noun \ˌnü-klē-ō-ˈsin(t)-thə-səs, ˌnyü-\


:  the production of a chemical element from simpler nuclei (as of hydrogen) especially in a star
nu·cle·o·syn·thet·ic \-sin-ˈthe-tik\ adjective


New Latin
First Known Use: 1960


noun    (Concise Encyclopedia)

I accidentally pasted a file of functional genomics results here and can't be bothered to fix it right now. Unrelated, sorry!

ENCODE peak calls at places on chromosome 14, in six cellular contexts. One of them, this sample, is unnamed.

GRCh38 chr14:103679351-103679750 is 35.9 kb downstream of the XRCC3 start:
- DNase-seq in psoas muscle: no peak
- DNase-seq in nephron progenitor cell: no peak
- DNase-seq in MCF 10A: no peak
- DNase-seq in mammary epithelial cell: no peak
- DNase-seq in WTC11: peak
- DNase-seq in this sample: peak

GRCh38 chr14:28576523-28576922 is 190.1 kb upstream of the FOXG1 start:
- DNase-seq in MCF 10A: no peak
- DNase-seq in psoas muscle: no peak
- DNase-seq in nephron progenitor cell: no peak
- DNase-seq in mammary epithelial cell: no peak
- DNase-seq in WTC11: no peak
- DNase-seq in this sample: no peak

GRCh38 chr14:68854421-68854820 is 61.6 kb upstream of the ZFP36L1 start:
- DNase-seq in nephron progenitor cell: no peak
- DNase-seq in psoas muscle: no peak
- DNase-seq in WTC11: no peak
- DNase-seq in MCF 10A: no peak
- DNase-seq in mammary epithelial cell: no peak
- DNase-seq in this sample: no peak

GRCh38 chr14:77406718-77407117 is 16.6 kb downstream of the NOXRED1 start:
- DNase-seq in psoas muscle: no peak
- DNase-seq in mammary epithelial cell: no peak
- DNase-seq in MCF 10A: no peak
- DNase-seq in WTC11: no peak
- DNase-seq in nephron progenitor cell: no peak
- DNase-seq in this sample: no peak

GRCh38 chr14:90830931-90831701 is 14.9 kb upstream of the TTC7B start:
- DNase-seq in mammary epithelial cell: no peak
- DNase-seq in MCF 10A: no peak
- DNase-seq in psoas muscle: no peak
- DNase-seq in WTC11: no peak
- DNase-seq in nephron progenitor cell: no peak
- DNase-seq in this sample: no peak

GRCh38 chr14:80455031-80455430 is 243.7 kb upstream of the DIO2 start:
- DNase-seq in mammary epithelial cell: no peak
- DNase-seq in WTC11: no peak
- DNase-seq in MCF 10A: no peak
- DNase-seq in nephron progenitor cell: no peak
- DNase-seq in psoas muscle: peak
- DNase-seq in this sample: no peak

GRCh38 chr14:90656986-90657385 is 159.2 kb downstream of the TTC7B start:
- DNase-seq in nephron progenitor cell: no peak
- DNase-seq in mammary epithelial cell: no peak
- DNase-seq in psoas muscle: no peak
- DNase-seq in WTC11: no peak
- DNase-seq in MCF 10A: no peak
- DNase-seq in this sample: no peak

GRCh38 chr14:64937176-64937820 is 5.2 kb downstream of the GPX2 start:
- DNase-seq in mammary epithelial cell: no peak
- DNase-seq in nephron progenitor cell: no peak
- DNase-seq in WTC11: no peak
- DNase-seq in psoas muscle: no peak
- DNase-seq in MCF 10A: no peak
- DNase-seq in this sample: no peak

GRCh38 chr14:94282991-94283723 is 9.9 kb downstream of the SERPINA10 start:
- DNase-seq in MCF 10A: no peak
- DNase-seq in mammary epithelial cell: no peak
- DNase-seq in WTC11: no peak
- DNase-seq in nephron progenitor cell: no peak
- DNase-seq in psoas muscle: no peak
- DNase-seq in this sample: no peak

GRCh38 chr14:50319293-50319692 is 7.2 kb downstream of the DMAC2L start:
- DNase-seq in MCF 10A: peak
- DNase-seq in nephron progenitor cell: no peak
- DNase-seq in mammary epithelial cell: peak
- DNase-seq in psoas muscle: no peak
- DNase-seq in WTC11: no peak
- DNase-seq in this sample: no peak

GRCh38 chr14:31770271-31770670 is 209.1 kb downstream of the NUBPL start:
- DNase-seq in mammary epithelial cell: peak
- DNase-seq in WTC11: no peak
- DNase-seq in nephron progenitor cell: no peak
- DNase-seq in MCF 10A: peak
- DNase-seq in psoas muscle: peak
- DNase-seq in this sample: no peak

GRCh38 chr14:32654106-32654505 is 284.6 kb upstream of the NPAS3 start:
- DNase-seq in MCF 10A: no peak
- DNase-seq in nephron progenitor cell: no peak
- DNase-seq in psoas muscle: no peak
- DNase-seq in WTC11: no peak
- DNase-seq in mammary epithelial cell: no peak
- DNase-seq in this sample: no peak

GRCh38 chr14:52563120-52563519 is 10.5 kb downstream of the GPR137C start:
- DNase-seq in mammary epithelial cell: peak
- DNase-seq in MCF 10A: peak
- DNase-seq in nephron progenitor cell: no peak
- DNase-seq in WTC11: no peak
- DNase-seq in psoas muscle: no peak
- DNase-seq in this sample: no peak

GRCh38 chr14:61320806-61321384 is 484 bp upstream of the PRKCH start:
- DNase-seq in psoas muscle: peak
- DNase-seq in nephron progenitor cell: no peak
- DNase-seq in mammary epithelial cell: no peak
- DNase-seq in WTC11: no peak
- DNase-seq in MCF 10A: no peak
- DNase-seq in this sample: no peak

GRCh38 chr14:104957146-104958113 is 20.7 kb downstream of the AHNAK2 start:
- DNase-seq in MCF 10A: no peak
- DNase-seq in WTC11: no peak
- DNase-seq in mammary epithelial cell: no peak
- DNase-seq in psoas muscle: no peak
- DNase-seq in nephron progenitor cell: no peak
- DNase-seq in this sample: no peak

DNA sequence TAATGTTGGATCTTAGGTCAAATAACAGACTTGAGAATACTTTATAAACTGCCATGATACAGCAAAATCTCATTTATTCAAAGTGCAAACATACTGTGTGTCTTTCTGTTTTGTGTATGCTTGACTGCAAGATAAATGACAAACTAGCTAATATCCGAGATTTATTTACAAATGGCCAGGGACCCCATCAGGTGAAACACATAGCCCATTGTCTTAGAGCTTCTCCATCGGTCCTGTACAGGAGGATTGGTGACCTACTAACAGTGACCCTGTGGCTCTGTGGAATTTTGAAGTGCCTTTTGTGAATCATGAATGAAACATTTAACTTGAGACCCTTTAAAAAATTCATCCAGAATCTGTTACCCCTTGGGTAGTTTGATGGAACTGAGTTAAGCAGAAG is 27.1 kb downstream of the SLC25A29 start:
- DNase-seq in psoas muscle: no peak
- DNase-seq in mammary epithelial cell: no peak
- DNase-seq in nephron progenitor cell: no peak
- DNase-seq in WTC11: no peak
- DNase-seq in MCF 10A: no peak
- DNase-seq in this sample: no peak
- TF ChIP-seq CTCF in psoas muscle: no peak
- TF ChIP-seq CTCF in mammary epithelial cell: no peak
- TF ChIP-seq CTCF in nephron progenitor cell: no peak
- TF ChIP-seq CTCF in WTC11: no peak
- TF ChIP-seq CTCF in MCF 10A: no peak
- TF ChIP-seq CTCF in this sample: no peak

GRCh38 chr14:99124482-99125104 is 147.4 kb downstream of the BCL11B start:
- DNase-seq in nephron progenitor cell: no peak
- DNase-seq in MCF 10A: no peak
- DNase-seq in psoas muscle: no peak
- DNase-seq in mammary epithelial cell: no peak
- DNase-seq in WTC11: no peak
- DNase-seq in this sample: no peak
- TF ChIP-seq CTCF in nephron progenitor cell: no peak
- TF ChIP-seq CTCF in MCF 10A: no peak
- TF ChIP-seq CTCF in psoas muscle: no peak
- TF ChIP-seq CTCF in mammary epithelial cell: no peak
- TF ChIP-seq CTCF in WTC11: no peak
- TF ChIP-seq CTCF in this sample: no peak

Production on a cosmic scale of all the chemical elements from one or perhaps two simple types of atomic nuclei (see nucleus), those of hydrogen and helium. Elements differ in the number of protons and isotopes of each element by the number of neutrons in their nuclei. One type of nucleus can be transformed into another by adding or removing protons, neutrons, or both, processes that go on in stars. Many of the first 26 elements (up to iron) and their present cosmic abundances can be accounted for by successive nuclear fusion reactions, beginning with hydrogen, in stellar cores. Heavier elements are believed to be created in the death of stars during supernova explosions, by capture of successive neutrons by lighter nuclei and decay of some of these neutrons into protons (with ejection of an electron and a neutrino each time).


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